‘Pirate Siege’ on S. Korea’s Imjin River
November 21, 2004
IMJIN RIVER, South Korea — They don’t wear eye patches, carry parrots on their shoulders or hunt for buried treasure, but the Pirates of the Imjin proudly fly the black skull and crossbones flag whenever they take to the water.
On Friday, the Pirates, soldiers from the 50th Engineer Company, trained on the Imjin, close to the Demilitarized Zone separating North and South Korea.
The exercise, dubbed “Pirate Siege,” was to have involved Chinook helicopters airlifting sections of floating bridge into the river to be assembled by the company’s boat crews. However, when it came time to launch the bays, the river was shrouded in thick mist, with visibility only a few hundred feet.
That meant the helicopters were grounded and all the bays had to be launched from the shore.
Sgt. 1st Class James Hays, 37, of Spring Valley, Calif., welcomed the fog as he helped supervise the bridge-building operation.
“In our battle mission, we are sometimes forced to work in smoke. Because it is harder for us to see, it also is harder for the enemy to see. We have got natural smoke because of the fog. It’s great training,” he said, peering through the gloom to watch a section of bridge float into the river.
Fog slows the bridge building a bit, he said.
“In environments of limited visibility such as fog or darkness, you’re supposed to add 50 percent to your build time. For a normal six-float raft it takes 20 minutes, but with smoke or fog it should take 30 minutes,” he said.
The bridge company used to train on the Imjin more often than they do nowadays, Hays said.
From 1972 to 1993, the 50th was at Camp Garry Owen, near the DMZ. Now the company is based further south at Camp La Guardia in Uijongbu.
“When the company was formed we were closer to the DMZ than where we are now. This year we have trained here (on the Imjin) several times but been to the Han (River) more frequently. We try to go to the Han more often because it is closer and easier to get to,” Hays said.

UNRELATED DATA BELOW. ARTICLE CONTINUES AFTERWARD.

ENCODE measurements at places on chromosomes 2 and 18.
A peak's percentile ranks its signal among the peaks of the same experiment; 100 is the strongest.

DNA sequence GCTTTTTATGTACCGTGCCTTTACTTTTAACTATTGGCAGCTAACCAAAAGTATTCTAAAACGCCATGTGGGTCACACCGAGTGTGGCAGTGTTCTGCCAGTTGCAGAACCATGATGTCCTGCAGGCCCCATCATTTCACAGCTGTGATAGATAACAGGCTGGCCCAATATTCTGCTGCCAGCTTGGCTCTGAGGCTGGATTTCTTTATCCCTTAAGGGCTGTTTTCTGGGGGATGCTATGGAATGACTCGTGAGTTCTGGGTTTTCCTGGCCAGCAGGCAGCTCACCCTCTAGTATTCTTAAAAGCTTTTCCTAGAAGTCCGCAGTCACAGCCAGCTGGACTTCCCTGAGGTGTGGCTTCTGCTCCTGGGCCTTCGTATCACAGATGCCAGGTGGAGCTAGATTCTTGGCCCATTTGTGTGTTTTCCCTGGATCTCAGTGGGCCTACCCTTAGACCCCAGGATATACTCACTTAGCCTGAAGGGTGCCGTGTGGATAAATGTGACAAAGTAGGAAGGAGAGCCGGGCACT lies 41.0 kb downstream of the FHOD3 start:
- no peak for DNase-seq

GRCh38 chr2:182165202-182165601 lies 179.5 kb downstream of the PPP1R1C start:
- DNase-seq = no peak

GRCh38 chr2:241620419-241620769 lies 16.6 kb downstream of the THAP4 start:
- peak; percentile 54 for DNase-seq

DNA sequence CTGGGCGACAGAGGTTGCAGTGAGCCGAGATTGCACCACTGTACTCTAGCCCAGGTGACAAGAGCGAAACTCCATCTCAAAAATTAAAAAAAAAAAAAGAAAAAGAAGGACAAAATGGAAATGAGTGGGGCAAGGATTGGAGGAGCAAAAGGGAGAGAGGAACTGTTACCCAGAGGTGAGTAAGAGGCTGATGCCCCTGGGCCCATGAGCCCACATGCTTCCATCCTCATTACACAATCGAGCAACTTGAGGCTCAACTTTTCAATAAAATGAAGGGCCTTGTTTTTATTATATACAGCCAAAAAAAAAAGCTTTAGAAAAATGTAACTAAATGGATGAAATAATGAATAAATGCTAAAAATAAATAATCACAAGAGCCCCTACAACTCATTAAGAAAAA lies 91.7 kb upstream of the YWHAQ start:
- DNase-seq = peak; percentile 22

The main difference between the two rivers is that the Imjin has more obstacles, such as subsurface rocks.
“You have to be careful when launching the bays. You damage more equipment up here than you would at the Han because of the shallower water. The Han (which runs through Seoul) is pretty glorifying but up here it is more like a real combat operation,” Hays said.
Conditions at the Imjin training site improved recently when the Republic of Korea (ROK) Army dumped tons of sand on either side, meaning there are less rocks likely to damage equipment, he added.
Another soldier involved in the training, Sgt. William Bergman, 26, of Fresno, Calif., was responsible for launching the bridge sections into the river as part of the shore crew. The soldier had to direct traffic, prevent trucks from getting bogged in the shallows and make sure bridge bays opened once they hit the water.
“It is a non-highlight job, but one of the most important,” he said.
“With all the vehicles and equipment you have to be in control of and the amount of people you have, it can become very hectic. If the build doesn’t go well, normally the shore crew get blamed so there is a lot of pressure,” Bergman said.
50th Engineer commander Capt. David Stewart, 30, of New Brunswick, N.J., said he enjoyed training on the Imjin. There are fish in the river and many South Korean civilians visit the area to fish, he said.
“That is another challenge to watch out for — civilians in the training area,” he said.
In a war situation, the 50th would support the 2nd Infantry Division and the ROK Army, a mission that could potentially involve crossing the Imjin, Stewart said.